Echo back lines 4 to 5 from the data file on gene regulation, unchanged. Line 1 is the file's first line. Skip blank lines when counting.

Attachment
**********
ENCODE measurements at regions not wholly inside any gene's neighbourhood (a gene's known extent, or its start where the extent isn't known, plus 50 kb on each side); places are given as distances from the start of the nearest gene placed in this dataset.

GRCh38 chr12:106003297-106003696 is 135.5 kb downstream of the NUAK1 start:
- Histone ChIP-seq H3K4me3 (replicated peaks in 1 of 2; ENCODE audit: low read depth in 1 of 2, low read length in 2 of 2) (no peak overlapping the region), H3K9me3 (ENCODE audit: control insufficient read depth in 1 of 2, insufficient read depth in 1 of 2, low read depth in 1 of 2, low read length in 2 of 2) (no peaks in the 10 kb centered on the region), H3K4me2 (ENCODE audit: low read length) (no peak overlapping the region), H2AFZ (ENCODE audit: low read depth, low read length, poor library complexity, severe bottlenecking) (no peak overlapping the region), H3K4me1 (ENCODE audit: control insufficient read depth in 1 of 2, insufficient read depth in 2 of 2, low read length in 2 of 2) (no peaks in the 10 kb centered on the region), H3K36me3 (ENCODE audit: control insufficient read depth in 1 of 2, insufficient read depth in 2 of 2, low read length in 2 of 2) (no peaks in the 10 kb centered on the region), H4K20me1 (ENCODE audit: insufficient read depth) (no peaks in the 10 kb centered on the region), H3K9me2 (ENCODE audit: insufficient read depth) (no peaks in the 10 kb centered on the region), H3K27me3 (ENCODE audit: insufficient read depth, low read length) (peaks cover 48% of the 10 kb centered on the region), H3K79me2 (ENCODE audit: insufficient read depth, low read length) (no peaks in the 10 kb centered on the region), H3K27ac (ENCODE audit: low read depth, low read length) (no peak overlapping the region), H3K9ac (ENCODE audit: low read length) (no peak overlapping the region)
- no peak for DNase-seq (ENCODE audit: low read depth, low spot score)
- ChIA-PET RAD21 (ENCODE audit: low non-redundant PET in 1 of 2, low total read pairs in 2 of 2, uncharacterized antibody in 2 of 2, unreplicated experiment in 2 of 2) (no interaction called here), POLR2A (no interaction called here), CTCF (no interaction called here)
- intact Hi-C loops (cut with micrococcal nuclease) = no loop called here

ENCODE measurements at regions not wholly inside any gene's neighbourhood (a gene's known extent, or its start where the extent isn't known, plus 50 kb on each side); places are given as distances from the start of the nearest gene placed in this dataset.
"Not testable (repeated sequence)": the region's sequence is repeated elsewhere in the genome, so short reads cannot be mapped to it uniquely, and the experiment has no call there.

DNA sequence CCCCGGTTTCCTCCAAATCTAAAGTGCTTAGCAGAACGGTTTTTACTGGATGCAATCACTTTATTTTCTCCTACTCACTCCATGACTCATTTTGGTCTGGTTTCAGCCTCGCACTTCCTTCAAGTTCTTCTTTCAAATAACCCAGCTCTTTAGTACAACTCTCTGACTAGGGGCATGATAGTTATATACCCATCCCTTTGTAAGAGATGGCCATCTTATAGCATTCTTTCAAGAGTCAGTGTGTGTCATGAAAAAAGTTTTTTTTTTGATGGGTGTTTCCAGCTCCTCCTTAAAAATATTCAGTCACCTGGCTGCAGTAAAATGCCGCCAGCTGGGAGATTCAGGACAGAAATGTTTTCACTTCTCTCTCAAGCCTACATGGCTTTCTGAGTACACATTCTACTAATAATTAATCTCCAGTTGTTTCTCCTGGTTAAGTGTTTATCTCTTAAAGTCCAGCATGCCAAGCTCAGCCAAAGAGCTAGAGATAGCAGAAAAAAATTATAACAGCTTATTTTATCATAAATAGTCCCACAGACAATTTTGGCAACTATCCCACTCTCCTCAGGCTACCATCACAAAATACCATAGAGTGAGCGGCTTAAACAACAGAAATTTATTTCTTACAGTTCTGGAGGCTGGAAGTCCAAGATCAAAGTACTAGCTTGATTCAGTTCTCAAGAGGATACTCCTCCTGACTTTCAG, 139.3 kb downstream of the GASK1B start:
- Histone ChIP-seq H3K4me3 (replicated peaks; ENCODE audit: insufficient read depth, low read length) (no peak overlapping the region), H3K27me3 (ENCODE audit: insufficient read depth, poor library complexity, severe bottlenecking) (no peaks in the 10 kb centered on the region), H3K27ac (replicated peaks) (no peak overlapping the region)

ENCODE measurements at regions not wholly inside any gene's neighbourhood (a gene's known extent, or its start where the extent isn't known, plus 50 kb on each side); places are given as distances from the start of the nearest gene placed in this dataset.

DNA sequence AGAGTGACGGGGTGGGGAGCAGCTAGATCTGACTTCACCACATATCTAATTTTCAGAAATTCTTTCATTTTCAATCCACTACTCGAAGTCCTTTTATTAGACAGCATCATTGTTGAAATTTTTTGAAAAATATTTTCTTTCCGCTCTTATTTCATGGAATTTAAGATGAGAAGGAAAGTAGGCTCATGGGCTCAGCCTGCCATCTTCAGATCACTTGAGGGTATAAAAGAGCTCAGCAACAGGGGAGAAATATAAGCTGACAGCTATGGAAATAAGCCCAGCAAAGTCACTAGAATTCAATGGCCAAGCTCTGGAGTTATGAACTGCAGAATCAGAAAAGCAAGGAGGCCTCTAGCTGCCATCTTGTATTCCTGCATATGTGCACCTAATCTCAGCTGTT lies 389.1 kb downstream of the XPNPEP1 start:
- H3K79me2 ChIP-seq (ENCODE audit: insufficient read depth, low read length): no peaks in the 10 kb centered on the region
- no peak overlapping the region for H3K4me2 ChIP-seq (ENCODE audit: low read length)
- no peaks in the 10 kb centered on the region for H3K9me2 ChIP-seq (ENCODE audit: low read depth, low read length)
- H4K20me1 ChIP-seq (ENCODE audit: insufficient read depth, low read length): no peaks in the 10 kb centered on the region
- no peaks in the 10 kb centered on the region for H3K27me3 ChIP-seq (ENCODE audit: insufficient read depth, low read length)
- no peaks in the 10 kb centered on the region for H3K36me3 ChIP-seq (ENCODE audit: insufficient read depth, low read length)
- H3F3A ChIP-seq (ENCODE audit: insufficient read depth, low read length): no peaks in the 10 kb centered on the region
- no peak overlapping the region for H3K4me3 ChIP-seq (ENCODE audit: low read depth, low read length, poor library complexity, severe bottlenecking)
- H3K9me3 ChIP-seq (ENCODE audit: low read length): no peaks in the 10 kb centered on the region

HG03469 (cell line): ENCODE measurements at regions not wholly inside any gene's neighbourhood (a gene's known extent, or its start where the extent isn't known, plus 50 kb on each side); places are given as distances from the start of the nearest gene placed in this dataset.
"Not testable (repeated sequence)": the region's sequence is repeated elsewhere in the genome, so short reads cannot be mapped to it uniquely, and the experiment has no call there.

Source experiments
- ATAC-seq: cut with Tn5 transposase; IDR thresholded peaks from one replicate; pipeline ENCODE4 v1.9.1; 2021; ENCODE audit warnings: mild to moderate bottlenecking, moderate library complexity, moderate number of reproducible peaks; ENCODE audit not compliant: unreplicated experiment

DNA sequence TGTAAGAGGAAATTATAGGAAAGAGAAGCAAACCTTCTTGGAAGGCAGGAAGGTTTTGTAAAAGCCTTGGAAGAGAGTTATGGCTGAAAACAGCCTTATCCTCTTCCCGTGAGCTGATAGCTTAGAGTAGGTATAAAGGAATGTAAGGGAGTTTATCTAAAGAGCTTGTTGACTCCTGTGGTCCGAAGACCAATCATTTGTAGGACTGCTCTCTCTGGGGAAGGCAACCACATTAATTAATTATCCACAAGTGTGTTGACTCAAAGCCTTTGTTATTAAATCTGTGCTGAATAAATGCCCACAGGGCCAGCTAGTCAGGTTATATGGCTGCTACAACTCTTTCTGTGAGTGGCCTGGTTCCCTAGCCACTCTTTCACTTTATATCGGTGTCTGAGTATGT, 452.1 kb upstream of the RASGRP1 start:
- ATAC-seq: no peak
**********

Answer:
- no peak for DNase-seq (ENCODE audit: low read depth, low spot score)
- ChIA-PET RAD21 (ENCODE audit: low non-redundant PET in 1 of 2, low total read pairs in 2 of 2, uncharacterized antibody in 2 of 2, unreplicated experiment in 2 of 2) (no interaction called here), POLR2A (no interaction called here), CTCF (no interaction called here)